Many years later, another Deliverer would be born who was shown favour from birth, who was obviously special as a child, who publicly and powerfully identified Himself with God’s people, who did humble Himself before the Lord before putting plans into action. Jesus is that Deliverer

What this means for you is that there is a way out of bondage, slavery, that there is a way out of metaphorical Egypt for you. Jesus has identified Himself with you through taking on flesh, living a sinless life, giving it up for you to satisfy the righteous requirements of a Holy God, and triumphing over sin and death through His resurrection. 

As great as Moses was, as much as he was the man called of God in that time and in that place, Jesus is the truer and better Moses, and He stands ready to offer you a way out of Egypt. Have you taken it?

Moses – His Birth

Exodus 2.1-10 introduces us to the birth and early life of Moses. Born amid turbulent times of tribulation and persecution (Exodus 1.22), the parents of Moses see that he was special (2.2, cf. Hebrews 11.23), and take extraordinary measure to keep him safe.

Miraculously the basket, the current of the river, the bathing location of Pharaoh’s daughter, and her emotional response upon seeing the crying child were all under the providential care of the Lord (vv.3-6).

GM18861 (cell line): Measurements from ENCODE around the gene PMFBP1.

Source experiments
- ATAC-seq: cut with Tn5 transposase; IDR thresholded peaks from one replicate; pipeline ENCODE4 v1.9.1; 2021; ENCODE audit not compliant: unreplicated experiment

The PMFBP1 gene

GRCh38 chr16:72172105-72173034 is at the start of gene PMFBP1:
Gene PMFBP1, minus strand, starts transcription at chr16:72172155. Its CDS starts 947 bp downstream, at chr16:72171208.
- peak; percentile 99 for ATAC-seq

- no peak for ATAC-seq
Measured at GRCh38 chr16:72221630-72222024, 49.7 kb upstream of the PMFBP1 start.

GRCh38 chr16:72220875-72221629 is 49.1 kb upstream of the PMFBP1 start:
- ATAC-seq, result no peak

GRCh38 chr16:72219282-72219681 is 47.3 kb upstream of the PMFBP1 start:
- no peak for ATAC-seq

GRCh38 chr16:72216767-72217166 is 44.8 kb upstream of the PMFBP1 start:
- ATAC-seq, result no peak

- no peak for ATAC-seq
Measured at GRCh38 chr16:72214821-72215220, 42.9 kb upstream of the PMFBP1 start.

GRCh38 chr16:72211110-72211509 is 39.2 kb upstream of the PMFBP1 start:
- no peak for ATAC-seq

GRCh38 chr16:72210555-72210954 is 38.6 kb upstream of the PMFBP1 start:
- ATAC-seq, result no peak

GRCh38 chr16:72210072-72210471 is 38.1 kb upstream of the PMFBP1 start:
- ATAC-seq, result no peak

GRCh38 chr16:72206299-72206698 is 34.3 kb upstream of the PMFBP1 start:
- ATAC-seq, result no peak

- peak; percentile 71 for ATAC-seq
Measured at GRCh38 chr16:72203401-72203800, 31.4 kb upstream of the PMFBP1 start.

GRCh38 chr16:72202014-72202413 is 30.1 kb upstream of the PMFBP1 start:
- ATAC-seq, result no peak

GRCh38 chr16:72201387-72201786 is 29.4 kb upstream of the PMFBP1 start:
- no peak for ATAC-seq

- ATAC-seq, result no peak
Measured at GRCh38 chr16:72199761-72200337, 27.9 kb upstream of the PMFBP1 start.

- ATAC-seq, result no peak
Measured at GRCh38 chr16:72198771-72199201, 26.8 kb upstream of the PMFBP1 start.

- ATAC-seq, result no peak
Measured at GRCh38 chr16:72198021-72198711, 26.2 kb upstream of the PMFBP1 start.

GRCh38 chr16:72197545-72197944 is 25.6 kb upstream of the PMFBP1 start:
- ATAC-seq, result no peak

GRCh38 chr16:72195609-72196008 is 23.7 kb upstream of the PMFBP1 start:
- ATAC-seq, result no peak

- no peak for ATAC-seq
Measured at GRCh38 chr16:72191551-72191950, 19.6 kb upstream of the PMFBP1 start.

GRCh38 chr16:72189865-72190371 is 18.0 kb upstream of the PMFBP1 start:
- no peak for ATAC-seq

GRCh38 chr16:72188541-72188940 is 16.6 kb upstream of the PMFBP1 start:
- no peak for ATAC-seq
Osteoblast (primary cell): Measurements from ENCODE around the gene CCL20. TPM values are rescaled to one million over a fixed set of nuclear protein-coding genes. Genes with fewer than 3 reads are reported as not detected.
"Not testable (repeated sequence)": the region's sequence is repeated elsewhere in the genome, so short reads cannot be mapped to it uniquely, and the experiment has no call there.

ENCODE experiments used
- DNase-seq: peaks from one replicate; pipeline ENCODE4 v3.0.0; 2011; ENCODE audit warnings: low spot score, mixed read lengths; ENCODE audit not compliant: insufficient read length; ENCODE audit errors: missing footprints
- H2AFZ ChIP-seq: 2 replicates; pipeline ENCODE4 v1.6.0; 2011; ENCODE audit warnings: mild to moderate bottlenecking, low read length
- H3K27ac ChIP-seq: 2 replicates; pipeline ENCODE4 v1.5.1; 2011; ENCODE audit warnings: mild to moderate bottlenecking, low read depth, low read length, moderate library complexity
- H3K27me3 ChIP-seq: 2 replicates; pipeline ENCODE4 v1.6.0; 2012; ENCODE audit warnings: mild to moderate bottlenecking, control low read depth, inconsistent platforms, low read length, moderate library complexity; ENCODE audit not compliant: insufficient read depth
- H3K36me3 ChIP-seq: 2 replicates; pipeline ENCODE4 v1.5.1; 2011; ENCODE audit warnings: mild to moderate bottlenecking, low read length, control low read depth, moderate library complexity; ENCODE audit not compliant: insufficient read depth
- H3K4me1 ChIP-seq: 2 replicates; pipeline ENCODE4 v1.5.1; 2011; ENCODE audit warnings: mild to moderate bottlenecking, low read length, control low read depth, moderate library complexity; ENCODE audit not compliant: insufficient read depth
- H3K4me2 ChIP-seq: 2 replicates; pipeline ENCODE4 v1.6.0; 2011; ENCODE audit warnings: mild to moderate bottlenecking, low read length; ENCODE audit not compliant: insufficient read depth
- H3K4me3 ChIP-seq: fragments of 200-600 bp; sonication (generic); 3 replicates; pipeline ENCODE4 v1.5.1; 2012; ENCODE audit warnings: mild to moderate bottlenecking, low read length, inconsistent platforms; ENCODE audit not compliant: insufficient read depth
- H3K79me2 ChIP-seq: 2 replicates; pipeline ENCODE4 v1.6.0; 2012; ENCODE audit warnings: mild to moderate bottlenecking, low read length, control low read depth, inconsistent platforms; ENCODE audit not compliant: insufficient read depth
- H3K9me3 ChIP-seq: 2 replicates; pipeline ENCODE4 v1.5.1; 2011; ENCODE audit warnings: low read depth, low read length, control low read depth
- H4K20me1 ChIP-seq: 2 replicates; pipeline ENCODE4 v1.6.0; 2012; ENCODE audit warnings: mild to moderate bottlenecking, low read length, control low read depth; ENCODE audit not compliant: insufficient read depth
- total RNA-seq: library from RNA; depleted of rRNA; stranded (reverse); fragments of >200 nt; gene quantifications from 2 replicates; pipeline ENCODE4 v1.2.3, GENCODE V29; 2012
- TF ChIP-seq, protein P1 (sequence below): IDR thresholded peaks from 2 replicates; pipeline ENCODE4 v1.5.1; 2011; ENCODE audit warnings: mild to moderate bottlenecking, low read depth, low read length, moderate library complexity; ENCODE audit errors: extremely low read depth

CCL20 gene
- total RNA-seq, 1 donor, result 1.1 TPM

Moses’ parents’ act of faith in trusting him to the Lord are rewarded, and his Mother is actually then paid to raise her own son (vv.7-9). As a young man, Moses is adopted into the royal family and given all the privileges thereof (v.10). 

The parallels between the births of Moses and Jesus are inescapable:

Providential circumstances and intervention allowed the young boy to live amid a context of persecution and in the face of a royal death sentence – Matthew 2.13-18

The privileges of royalty were accorded to him although, as we will see, they were cast aside for God’s purposes and plans – Philippians 2.6

The birth of this child heralded a new beginning for God’s people; a man born to deliver them out of slavery and into a glorious new and renewed relationship with God, a man born to guide God’s people into a new chapter in their life of faith.

Moses, or Jesus?

Circumstances and events surrounding the birth of Moses all combined to showcase the glory and providence of God, and they give us a wonderful preview of Jesus.

Today, what is going on in your life that does the same? Pause, look…really look, and make a note of it. Start today to plot a course of how God is moving in your life. Write it down, journal it, bullet point it, just do something that you can look back on!

What is aligning and combining to show you, and those around you, just how good and glorious God is?